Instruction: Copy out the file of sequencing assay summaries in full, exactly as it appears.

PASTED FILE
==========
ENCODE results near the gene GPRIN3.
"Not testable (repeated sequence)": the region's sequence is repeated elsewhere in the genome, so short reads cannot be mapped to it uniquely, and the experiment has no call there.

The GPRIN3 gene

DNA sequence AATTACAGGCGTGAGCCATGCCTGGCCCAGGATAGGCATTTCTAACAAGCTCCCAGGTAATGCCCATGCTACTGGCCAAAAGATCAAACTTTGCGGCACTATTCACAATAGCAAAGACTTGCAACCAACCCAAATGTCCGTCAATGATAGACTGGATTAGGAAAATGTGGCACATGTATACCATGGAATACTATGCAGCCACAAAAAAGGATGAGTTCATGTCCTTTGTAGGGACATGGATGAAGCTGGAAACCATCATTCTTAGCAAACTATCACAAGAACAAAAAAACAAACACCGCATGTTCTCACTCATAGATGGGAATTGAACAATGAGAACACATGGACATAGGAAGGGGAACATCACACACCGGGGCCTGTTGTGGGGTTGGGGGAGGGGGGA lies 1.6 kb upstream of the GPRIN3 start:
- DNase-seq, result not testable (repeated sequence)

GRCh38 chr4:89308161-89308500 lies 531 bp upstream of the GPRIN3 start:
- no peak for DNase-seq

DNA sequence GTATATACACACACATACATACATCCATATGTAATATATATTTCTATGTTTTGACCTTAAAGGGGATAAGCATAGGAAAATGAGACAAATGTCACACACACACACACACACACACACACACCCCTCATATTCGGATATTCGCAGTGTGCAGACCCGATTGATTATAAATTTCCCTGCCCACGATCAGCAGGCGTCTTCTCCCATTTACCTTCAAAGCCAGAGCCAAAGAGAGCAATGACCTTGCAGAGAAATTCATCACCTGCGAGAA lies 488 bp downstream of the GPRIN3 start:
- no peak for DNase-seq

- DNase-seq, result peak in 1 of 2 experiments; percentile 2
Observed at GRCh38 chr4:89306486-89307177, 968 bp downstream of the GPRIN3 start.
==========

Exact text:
ENCODE results near the gene GPRIN3.
"Not testable (repeated sequence)": the region's sequence is repeated elsewhere in the genome, so short reads cannot be mapped to it uniquely, and the experiment has no call there.

The GPRIN3 gene

DNA sequence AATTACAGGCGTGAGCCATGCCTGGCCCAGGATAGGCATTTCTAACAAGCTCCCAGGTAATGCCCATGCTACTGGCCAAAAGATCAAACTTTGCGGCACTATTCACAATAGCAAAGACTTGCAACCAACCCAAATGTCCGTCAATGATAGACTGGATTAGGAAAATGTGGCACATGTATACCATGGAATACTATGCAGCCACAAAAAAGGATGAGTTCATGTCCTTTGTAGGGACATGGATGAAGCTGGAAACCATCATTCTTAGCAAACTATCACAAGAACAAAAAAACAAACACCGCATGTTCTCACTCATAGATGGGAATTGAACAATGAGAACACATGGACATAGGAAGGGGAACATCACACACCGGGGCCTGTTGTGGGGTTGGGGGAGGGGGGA lies 1.6 kb upstream of the GPRIN3 start:
- DNase-seq, result not testable (repeated sequence)

GRCh38 chr4:89308161-89308500 lies 531 bp upstream of the GPRIN3 start:
- no peak for DNase-seq

DNA sequence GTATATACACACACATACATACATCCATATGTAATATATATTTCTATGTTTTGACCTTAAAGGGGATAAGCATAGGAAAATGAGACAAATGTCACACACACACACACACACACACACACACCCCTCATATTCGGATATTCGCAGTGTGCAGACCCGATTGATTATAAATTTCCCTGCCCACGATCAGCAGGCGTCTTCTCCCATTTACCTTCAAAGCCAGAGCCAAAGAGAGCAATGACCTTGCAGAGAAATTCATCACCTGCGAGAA lies 488 bp downstream of the GPRIN3 start:
- no peak for DNase-seq

- DNase-seq, result peak in 1 of 2 experiments; percentile 2
Observed at GRCh38 chr4:89306486-89307177, 968 bp downstream of the GPRIN3 start.